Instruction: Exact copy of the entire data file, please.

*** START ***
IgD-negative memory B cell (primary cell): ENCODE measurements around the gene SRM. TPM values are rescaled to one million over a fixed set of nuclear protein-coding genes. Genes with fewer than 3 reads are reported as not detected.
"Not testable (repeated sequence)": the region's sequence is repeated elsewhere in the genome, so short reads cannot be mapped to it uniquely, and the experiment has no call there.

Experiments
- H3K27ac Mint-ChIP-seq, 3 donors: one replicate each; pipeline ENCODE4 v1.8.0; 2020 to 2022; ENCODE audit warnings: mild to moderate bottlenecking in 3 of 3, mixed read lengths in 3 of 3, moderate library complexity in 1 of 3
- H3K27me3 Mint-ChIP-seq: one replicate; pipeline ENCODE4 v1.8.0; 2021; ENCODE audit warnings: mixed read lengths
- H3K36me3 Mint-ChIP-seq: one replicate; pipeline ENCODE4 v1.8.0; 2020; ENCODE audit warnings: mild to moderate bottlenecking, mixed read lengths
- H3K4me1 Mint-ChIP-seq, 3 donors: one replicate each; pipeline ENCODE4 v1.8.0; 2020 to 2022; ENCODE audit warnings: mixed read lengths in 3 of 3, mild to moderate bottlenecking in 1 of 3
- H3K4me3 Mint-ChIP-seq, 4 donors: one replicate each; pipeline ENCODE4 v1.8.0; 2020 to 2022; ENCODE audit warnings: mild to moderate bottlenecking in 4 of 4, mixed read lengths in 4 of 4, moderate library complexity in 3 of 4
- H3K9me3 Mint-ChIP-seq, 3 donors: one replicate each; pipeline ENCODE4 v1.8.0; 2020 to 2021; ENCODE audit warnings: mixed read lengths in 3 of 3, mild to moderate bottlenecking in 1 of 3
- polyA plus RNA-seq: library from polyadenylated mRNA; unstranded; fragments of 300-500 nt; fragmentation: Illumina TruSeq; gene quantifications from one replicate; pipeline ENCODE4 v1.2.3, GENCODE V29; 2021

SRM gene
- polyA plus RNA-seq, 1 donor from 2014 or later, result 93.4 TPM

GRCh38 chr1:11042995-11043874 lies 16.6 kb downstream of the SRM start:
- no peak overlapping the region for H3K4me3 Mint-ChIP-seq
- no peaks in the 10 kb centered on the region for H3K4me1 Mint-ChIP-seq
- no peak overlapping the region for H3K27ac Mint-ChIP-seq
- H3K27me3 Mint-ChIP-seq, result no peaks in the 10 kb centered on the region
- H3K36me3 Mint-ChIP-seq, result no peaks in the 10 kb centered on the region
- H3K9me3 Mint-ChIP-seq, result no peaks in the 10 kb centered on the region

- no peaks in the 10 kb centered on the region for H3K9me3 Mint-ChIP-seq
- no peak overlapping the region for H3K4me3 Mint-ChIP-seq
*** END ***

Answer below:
IgD-negative memory B cell (primary cell): ENCODE measurements around the gene SRM. TPM values are rescaled to one million over a fixed set of nuclear protein-coding genes. Genes with fewer than 3 reads are reported as not detected.
"Not testable (repeated sequence)": the region's sequence is repeated elsewhere in the genome, so short reads cannot be mapped to it uniquely, and the experiment has no call there.

Experiments
- H3K27ac Mint-ChIP-seq, 3 donors: one replicate each; pipeline ENCODE4 v1.8.0; 2020 to 2022; ENCODE audit warnings: mild to moderate bottlenecking in 3 of 3, mixed read lengths in 3 of 3, moderate library complexity in 1 of 3
- H3K27me3 Mint-ChIP-seq: one replicate; pipeline ENCODE4 v1.8.0; 2021; ENCODE audit warnings: mixed read lengths
- H3K36me3 Mint-ChIP-seq: one replicate; pipeline ENCODE4 v1.8.0; 2020; ENCODE audit warnings: mild to moderate bottlenecking, mixed read lengths
- H3K4me1 Mint-ChIP-seq, 3 donors: one replicate each; pipeline ENCODE4 v1.8.0; 2020 to 2022; ENCODE audit warnings: mixed read lengths in 3 of 3, mild to moderate bottlenecking in 1 of 3
- H3K4me3 Mint-ChIP-seq, 4 donors: one replicate each; pipeline ENCODE4 v1.8.0; 2020 to 2022; ENCODE audit warnings: mild to moderate bottlenecking in 4 of 4, mixed read lengths in 4 of 4, moderate library complexity in 3 of 4
- H3K9me3 Mint-ChIP-seq, 3 donors: one replicate each; pipeline ENCODE4 v1.8.0; 2020 to 2021; ENCODE audit warnings: mixed read lengths in 3 of 3, mild to moderate bottlenecking in 1 of 3
- polyA plus RNA-seq: library from polyadenylated mRNA; unstranded; fragments of 300-500 nt; fragmentation: Illumina TruSeq; gene quantifications from one replicate; pipeline ENCODE4 v1.2.3, GENCODE V29; 2021

SRM gene
- polyA plus RNA-seq, 1 donor from 2014 or later, result 93.4 TPM

GRCh38 chr1:11042995-11043874 lies 16.6 kb downstream of the SRM start:
- no peak overlapping the region for H3K4me3 Mint-ChIP-seq
- no peaks in the 10 kb centered on the region for H3K4me1 Mint-ChIP-seq
- no peak overlapping the region for H3K27ac Mint-ChIP-seq
- H3K27me3 Mint-ChIP-seq, result no peaks in the 10 kb centered on the region
- H3K36me3 Mint-ChIP-seq, result no peaks in the 10 kb centered on the region
- H3K9me3 Mint-ChIP-seq, result no peaks in the 10 kb centered on the region

- no peaks in the 10 kb centered on the region for H3K9me3 Mint-ChIP-seq
- no peak overlapping the region for H3K4me3 Mint-ChIP-seq